(note: even though this is posted with a date of 26 August, it was written end June and sat as a draft as I'd forgot to Save and Publish!)
As part of running this blog, I've promised myself I'd write "check-in" posts on a regular basis. At this stage given the flurry of stuff I'm doing in the early stages, I'm thinking I'll write a check-in post at one months, three months and thereafter every six months.
Most importantly, at this early stage, I've found that I love spending time on the website. Given I'm spending a fair amount of time working on it, this is pretty important! I'm also finding that it is providing a great way to learn some new skills (website development etc). What has surprised me is that I'm also spending a lot more time in the moment and my depth of understanding of whatever I'm writing about has been enhanced. For example, when I recently travelled to Niue, knowing that I was going to write some sort of post on it, I asked a whole heap more questions than I ordinarily would've and had a notebook to record my observations. As a direct result, I feel as if I was more in the moment and my travel experience was definitely enriched. An extremely positive spin-off!
Accessing the Blog Analytics page shows I've had 118 Visits of which 87 were "Unique". Given I've been scrawling through the Activity Log, I'm taking the stats with some large grains of Salt. If I'd received 87 unique visitors, I'd be more than happy, but reckon most of those relate to me accessing my own website via different IP addresses (whilst overseas, work computer, home computer and smartphone at various places). All up I reckon I'm likely to have had less than 10 unique visitors. That's cool as I'm not too worried about number of people reaching my site at this point in time.
I've also received one "Like" on one of my posts which I find quite interesting. Did whoever left that Like not like any of the rest of my posts? Or did the only read the one post, in which case my Like success ratio is a pretty impressive 100%? Something I'll never know the answer to!
In terms of posting, I've written 9 blog posts. One each in relation to thoughts on my website and general musing, a further one on my trip to Niue and six book-review related posts. Given I read about 6 books a month, this should be about in line with how often I'll post going forward but we'll see.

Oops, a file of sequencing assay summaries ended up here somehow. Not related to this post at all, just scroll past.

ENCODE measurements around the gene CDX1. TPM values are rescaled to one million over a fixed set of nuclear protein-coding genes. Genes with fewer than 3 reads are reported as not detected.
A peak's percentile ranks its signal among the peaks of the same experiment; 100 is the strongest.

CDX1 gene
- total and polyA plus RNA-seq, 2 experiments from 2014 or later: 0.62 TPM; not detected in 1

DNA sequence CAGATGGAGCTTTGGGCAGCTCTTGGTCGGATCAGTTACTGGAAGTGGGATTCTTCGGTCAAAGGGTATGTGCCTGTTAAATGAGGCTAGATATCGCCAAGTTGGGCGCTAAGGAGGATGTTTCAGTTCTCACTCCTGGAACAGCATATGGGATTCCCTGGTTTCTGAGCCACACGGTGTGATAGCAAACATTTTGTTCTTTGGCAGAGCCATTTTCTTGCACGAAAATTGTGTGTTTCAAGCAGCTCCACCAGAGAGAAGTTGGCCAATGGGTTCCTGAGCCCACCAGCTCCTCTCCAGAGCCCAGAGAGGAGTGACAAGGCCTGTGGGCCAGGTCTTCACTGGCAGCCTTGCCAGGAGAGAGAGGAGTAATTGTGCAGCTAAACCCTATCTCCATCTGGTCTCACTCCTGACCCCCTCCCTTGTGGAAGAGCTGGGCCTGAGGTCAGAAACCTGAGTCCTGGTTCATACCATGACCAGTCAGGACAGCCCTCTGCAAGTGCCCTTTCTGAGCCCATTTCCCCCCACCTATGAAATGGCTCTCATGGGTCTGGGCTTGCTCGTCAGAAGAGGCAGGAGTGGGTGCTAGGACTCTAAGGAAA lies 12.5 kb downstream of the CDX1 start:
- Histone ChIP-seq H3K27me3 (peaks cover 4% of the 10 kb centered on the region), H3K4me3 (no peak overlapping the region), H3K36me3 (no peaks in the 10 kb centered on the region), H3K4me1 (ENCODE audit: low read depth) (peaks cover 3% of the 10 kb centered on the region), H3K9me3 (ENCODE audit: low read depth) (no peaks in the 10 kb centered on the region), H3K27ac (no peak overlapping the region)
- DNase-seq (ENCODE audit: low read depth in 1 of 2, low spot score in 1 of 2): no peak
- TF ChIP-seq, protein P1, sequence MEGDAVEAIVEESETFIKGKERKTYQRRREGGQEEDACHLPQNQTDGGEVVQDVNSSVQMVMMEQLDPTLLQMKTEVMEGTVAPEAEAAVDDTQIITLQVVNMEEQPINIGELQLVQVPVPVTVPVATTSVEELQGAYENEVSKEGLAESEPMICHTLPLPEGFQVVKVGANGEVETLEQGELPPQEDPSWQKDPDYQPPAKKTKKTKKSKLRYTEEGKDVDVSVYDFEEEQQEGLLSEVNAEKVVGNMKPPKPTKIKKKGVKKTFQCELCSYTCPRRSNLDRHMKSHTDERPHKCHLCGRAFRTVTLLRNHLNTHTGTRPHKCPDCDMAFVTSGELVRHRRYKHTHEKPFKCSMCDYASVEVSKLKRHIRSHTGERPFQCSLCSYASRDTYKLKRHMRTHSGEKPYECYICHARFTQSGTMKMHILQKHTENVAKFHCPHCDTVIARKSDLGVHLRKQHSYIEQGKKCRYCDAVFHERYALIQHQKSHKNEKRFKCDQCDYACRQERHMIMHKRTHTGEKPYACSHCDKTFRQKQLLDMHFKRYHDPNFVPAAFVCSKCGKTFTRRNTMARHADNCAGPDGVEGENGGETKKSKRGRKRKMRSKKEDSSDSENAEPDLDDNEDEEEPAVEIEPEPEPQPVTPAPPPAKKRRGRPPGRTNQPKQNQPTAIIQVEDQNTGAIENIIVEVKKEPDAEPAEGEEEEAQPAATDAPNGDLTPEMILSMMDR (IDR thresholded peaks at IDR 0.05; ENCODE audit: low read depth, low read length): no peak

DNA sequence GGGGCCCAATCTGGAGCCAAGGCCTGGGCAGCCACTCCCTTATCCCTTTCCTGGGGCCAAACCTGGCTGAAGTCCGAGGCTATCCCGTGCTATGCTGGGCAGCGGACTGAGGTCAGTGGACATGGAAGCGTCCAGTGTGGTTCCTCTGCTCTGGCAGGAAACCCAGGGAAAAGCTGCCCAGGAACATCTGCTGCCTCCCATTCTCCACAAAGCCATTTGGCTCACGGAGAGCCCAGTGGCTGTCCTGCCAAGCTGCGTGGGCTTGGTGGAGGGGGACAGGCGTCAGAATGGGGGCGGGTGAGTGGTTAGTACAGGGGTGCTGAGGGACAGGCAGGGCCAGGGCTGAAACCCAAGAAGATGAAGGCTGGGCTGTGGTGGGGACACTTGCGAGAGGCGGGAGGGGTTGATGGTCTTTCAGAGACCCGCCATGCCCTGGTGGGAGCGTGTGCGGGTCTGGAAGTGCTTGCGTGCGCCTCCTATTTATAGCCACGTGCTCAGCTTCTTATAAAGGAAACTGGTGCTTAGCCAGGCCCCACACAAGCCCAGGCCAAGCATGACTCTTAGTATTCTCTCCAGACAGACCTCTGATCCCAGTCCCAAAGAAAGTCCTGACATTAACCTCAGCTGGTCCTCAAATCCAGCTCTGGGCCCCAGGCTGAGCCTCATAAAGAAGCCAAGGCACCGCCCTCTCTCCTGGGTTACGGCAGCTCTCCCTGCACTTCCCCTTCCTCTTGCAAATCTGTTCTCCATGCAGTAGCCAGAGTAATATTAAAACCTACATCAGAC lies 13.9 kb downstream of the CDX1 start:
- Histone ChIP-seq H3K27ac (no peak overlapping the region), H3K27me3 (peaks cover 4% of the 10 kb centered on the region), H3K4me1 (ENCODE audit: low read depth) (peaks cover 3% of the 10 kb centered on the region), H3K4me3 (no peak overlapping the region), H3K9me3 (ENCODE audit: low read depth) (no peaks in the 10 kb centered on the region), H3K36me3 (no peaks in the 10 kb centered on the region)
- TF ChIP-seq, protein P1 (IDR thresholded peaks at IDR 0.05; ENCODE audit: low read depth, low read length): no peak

One thing I have begun doing is paying a bit more attention to social media and in particular Pinterest. I've also joined up to the photo sharing site Flickr and added buttons to the webstite back to my accounts on Instagram (which I had been using previously), Pinterest and Flickr.
I'm finding Flickr particularly useful for sourcing banner heading photos for each post as I simply don't have enough of my own photos related to each post. Obviously, I'm only able to use those pictures which allow me to use them, so I filter by "Commercial use and mods allowed" to be on the safe side and provide attribution in the blog post back to the owner of the photo. Additionally, I also drop them an email thanking them for being able to use their photo along with a link to the website so that they can view the attribution in case they're not happy with how I've done it. So far I've sent about 4 emails and got one reply back.
One last thing, which is behind the scenes, is create an image map where people can click through on various regions (e.g. Africa, South America etc), which will take them to related books for each of the regions. I haven't populated these sections yet and will be something I can do in the future. As part of this I spent considerable time trying to write the code, which was an absolutely nightmare and must've taken me more than 4 hours of trial and error. The code itself isn't actually that hard (I found example on the internet) but getting it correct in Squarespace was an absolute mission.
As it turned out the reason it wasn't working was down to the file naming convention and how Squarespace approaches this. Once figured out (I had to right click the map and open image in new tab to get the URL to use in the code), things went much quicker. But with nothing to advise you what was wrong, it was incredibly frustrating. So bad, that I almost gave up thinking this was beyond my own very limited skills. However, the sense of achievement once finished was well worth it!
So there we have it. Enjoying myself immensely, learning heaps and having more enriched experiences all as a result of running this website. I'd encourage everyone to do the same.